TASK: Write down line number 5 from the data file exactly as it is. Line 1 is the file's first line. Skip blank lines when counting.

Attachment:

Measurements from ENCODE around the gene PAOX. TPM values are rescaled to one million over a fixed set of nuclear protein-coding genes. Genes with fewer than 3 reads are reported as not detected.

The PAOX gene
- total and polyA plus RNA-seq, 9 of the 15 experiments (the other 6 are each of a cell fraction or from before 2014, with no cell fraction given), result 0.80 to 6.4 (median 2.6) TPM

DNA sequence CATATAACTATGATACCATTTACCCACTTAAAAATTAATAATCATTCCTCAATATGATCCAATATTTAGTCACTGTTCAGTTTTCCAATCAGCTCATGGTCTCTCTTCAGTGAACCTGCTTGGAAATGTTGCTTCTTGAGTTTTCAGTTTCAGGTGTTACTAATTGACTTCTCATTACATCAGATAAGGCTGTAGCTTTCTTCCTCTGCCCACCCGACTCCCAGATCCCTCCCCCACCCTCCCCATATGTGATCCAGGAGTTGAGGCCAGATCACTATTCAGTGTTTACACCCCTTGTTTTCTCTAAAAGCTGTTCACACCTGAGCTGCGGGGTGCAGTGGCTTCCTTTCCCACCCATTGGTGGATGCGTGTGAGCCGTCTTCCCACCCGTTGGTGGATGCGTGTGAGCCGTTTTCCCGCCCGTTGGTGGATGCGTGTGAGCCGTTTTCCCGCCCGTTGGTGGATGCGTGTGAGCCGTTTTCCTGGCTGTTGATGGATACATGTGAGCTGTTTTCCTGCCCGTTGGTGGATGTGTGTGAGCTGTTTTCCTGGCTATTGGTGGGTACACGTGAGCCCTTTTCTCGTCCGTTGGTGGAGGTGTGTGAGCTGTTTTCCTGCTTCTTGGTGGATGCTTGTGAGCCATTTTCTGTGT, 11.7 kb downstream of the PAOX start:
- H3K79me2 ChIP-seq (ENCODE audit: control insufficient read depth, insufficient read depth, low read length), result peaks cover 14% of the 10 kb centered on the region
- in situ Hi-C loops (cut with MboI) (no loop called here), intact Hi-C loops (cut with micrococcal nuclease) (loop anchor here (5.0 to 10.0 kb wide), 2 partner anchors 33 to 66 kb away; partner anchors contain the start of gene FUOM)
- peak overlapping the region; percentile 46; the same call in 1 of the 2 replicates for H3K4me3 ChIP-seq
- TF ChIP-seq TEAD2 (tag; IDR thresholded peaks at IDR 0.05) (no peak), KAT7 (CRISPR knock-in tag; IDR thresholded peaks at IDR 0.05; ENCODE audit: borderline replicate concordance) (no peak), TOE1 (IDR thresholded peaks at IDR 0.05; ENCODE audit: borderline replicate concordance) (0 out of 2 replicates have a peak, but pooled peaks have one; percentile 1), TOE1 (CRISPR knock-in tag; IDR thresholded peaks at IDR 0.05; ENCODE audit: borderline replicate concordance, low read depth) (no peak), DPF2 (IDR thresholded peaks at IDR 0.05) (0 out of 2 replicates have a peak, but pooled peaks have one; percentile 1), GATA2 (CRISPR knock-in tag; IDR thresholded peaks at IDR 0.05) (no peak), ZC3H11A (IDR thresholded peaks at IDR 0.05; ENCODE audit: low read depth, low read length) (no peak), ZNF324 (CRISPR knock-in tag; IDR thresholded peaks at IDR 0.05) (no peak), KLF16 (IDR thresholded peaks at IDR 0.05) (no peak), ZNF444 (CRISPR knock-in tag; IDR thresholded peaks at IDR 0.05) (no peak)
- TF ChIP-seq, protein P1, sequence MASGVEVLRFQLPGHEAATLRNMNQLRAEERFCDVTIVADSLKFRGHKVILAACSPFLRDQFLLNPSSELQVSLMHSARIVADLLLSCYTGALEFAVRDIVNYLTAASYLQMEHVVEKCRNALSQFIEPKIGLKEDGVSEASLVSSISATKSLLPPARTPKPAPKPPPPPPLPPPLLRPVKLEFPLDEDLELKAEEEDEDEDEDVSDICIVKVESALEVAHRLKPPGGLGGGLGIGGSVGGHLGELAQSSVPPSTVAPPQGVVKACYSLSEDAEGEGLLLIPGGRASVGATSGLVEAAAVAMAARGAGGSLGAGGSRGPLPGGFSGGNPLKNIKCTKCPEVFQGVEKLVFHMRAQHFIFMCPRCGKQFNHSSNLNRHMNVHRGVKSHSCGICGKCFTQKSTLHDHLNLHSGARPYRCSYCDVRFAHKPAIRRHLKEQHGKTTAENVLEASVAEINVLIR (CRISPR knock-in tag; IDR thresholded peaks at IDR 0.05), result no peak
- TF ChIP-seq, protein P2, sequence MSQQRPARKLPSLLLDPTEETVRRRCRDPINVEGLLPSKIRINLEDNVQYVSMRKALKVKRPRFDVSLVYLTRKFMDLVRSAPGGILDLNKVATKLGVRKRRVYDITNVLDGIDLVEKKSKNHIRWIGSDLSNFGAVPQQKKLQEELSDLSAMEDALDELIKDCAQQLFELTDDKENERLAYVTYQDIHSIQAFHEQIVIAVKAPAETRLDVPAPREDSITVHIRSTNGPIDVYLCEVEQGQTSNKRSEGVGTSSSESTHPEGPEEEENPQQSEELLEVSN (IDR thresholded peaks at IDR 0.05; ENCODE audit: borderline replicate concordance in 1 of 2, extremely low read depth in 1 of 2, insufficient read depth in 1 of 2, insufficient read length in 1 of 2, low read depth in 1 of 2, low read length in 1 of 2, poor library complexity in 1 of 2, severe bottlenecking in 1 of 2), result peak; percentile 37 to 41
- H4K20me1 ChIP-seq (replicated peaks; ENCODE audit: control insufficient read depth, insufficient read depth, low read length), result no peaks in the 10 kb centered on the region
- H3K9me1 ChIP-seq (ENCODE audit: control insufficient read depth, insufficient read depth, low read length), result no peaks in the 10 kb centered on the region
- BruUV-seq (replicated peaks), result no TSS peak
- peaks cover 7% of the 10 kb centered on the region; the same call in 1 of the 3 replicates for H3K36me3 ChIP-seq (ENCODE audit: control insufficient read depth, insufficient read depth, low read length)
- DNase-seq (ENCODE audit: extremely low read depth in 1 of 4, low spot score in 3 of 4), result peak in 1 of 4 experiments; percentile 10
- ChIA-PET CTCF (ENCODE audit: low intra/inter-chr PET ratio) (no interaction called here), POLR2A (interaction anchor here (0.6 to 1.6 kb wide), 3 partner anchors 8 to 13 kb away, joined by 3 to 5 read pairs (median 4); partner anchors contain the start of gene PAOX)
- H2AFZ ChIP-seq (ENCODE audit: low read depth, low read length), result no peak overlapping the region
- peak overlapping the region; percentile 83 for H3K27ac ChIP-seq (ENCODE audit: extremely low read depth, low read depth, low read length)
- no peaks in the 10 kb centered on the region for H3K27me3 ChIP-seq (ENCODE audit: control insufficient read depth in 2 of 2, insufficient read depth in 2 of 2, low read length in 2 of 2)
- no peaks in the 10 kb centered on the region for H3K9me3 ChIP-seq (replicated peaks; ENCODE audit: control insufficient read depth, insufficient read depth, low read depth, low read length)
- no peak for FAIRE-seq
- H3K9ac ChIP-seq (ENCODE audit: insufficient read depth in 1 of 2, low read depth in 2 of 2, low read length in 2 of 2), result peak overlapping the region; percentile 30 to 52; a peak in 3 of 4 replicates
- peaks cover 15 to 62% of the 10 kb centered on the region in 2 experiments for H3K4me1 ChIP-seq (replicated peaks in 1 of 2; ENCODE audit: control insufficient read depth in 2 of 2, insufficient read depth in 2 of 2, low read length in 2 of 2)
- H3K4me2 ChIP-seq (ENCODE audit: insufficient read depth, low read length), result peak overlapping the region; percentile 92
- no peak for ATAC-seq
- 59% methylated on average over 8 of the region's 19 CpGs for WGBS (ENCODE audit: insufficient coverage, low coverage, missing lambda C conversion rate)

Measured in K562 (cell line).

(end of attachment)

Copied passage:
- H3K79me2 ChIP-seq (ENCODE audit: control insufficient read depth, insufficient read depth, low read length), result peaks cover 14% of the 10 kb centered on the region